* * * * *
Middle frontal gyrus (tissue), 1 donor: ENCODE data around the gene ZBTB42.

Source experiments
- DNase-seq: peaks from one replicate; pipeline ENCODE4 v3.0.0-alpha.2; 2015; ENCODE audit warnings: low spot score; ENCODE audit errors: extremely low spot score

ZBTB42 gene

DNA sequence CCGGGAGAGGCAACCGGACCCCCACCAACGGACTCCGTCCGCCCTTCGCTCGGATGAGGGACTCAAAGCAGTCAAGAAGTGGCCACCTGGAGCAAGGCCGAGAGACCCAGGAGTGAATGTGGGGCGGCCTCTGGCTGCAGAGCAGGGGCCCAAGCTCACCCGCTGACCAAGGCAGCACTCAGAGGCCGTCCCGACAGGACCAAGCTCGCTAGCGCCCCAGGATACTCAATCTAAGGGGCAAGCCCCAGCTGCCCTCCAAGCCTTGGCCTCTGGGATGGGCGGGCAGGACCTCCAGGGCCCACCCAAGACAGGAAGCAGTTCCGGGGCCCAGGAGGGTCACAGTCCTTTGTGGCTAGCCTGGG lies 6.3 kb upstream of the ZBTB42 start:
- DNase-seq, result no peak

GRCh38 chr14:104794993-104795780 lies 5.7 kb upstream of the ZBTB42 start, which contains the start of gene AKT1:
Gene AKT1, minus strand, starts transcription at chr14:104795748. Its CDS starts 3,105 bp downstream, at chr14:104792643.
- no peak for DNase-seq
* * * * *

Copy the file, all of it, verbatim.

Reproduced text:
Middle frontal gyrus (tissue), 1 donor: ENCODE data around the gene ZBTB42.

Source experiments
- DNase-seq: peaks from one replicate; pipeline ENCODE4 v3.0.0-alpha.2; 2015; ENCODE audit warnings: low spot score; ENCODE audit errors: extremely low spot score

ZBTB42 gene

DNA sequence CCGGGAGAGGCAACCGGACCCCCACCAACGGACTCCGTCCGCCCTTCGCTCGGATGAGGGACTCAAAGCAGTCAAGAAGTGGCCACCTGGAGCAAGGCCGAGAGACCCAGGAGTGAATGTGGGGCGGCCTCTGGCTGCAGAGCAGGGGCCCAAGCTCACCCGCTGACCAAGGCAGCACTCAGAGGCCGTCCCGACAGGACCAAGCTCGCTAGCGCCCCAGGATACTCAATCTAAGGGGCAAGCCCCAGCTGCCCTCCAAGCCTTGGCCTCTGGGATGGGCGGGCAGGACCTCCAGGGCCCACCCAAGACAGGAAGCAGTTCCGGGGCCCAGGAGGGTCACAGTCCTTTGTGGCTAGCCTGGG lies 6.3 kb upstream of the ZBTB42 start:
- DNase-seq, result no peak

GRCh38 chr14:104794993-104795780 lies 5.7 kb upstream of the ZBTB42 start, which contains the start of gene AKT1:
Gene AKT1, minus strand, starts transcription at chr14:104795748. Its CDS starts 3,105 bp downstream, at chr14:104792643.
- no peak for DNase-seq